3. The poison shiv of the article is buried deep in the acres of Greenwald’s ever-deadening slabs of prose (as well as deep in Taibbi’s back): the accusation of sexist behavior on Taibbi’s part when he was upbraiding one of his staff. To be sure, the Interceptors make great show of saying that an internal investigation of the charge found that his action did not rise “to the level of legal liability” (libel-dodging weasel-wording at its best!) — and added, as an appendix, an encomium from another Omidyar stablemate as to Taibbi’s good character and lack of sexism. But the damage was done, as was obviously intended. The quick takeaway of anyone wondering about the situation will be: “What happened with Taibbi and First Look?” “Well, he was facing some kind of sex abuse charge or something, wasn’t he? Abusing the women there, threatening or yelling at them, something.” “What an asshole. They were right to get rid of him.” Or maybe just a quick headline in the NY Post or Drudge Report: “Taibbi Leaves First Look After Sexism Row.”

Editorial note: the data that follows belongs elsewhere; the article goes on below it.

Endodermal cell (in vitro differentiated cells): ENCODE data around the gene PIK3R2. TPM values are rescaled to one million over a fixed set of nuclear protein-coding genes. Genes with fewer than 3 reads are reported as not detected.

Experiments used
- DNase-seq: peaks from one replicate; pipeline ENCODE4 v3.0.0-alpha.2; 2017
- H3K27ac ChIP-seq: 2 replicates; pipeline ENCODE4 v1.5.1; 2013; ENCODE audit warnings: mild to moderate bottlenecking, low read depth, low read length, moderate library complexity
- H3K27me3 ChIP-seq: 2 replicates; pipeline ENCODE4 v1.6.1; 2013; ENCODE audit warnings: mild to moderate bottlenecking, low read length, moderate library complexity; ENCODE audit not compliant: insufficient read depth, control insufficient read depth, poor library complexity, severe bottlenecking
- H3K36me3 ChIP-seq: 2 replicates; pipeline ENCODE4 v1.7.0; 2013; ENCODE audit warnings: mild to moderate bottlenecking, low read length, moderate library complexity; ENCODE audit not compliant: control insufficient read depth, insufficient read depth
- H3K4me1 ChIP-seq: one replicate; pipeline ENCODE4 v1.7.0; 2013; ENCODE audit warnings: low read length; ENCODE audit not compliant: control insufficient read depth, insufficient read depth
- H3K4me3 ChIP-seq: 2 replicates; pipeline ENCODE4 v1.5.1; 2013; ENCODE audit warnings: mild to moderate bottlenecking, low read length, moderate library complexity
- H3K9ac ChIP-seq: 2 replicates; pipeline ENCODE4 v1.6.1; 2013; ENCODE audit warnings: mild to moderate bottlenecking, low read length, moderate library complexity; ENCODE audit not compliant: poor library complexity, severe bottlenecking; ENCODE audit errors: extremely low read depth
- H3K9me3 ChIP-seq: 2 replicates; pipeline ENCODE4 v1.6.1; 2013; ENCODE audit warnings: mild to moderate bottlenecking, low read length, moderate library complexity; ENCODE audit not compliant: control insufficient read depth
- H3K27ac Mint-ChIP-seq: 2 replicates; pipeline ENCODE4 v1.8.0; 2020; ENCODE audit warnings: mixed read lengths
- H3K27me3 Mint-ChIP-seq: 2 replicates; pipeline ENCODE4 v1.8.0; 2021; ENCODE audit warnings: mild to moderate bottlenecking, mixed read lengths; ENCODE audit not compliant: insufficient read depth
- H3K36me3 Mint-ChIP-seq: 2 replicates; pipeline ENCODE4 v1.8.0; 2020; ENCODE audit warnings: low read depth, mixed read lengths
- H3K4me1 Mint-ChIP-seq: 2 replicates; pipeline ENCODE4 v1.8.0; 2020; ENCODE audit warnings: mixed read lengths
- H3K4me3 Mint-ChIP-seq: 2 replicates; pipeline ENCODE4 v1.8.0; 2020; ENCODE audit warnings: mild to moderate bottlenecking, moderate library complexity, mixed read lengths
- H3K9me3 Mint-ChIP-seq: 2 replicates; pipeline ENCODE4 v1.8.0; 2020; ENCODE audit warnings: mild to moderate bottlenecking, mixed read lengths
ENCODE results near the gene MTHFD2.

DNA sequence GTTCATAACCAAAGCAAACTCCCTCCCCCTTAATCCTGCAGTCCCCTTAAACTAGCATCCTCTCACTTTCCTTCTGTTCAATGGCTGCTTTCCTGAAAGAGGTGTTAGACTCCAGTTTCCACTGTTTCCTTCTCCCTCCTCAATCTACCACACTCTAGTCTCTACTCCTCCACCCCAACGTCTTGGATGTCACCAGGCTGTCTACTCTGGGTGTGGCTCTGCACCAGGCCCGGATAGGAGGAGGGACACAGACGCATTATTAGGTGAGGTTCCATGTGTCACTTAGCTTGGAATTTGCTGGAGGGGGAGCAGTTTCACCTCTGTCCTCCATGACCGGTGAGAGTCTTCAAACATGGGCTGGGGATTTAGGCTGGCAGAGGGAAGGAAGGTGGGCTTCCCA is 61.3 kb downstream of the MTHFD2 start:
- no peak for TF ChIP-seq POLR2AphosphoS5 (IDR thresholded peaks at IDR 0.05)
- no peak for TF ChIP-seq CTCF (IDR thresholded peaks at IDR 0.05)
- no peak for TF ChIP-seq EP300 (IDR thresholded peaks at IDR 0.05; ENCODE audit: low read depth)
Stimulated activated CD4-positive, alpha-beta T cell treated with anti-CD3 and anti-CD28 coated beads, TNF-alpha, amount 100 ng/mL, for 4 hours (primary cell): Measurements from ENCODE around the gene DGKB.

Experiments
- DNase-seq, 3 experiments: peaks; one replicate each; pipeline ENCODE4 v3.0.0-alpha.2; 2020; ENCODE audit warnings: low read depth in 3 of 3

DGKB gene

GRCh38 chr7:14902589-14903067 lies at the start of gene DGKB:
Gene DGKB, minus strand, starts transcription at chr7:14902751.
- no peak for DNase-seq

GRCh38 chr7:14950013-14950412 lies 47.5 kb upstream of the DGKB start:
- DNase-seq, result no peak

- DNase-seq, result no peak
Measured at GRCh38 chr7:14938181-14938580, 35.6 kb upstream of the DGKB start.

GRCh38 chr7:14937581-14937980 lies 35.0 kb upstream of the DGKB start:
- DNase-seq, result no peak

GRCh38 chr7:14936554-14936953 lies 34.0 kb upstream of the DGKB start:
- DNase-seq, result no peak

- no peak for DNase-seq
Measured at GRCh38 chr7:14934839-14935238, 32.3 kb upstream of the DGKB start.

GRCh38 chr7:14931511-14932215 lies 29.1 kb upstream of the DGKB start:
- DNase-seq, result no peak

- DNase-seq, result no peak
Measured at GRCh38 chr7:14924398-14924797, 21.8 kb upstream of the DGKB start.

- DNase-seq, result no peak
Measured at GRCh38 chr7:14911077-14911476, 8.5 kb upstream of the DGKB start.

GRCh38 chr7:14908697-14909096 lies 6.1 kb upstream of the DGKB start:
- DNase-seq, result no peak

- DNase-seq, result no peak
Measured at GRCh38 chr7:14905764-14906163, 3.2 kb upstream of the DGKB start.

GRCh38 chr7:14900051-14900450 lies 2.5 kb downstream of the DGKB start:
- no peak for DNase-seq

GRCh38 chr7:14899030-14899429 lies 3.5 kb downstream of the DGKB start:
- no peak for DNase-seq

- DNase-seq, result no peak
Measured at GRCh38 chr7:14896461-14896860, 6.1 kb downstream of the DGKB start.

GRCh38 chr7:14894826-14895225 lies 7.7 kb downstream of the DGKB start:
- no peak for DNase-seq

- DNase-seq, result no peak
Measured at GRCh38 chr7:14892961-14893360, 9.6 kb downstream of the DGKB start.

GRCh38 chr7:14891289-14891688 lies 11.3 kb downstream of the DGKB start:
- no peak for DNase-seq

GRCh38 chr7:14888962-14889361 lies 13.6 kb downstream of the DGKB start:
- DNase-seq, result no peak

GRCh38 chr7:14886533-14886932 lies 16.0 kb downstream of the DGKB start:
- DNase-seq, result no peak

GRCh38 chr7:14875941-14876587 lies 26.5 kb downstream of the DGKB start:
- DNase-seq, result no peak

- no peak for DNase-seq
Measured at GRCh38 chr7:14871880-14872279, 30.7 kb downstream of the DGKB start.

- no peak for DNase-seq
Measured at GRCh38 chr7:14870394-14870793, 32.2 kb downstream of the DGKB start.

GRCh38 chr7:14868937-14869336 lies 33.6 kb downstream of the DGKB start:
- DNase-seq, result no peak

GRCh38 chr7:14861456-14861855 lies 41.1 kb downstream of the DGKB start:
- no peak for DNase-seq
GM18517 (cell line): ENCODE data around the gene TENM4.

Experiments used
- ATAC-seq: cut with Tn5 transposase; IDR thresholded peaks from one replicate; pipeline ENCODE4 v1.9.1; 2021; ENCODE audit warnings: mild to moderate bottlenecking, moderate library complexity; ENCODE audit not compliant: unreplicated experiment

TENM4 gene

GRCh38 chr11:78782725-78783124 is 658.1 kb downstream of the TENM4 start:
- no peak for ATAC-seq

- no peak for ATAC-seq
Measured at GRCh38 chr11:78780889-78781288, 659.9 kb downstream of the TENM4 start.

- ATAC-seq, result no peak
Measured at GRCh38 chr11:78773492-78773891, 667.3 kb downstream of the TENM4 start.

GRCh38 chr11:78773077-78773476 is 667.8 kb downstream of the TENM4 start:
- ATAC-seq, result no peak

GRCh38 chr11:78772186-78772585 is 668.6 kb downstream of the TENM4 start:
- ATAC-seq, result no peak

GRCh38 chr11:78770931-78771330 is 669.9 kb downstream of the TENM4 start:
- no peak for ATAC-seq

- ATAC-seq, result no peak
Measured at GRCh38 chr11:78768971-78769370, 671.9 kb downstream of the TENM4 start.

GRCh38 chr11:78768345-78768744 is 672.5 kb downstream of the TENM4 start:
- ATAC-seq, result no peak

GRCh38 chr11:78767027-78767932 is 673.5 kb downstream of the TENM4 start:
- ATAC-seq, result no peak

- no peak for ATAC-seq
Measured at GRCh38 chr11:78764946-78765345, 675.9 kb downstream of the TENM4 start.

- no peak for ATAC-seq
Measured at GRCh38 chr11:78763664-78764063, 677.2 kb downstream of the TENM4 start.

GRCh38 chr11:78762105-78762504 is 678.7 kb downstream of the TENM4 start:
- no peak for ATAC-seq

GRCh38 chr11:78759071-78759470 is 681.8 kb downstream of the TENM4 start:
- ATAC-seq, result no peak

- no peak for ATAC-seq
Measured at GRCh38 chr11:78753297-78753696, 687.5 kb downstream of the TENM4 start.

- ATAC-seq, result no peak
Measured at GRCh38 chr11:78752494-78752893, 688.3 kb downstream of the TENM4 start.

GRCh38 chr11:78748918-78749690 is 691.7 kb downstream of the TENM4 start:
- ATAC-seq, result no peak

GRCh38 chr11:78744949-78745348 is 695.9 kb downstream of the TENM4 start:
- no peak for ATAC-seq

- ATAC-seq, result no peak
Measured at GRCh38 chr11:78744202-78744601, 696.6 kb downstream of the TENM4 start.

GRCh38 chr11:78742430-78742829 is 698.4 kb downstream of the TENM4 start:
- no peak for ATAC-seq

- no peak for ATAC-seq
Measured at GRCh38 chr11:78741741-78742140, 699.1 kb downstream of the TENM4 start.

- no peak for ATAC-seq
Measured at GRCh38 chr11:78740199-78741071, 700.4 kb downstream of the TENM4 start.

4. Anyone who has ever known or worked with Taibbi — as I did in Moscow years ago — knows that he is indeed a combative, abrasive personality. The Interceptors point this out repeatedly, ostensibly in his defense, as if to say, “Well, Taibbi’s volatile ways were a known quality, part of what made his work so powerful; no wonder he clashed with the corporate structure of the organization.” But this too is actually a subtle defense of the Big Boss Man, carrying a counter-implication: “Look, everybody knows Taibbi is an angry jerk; no wonder the Boss had to come down hard on him.”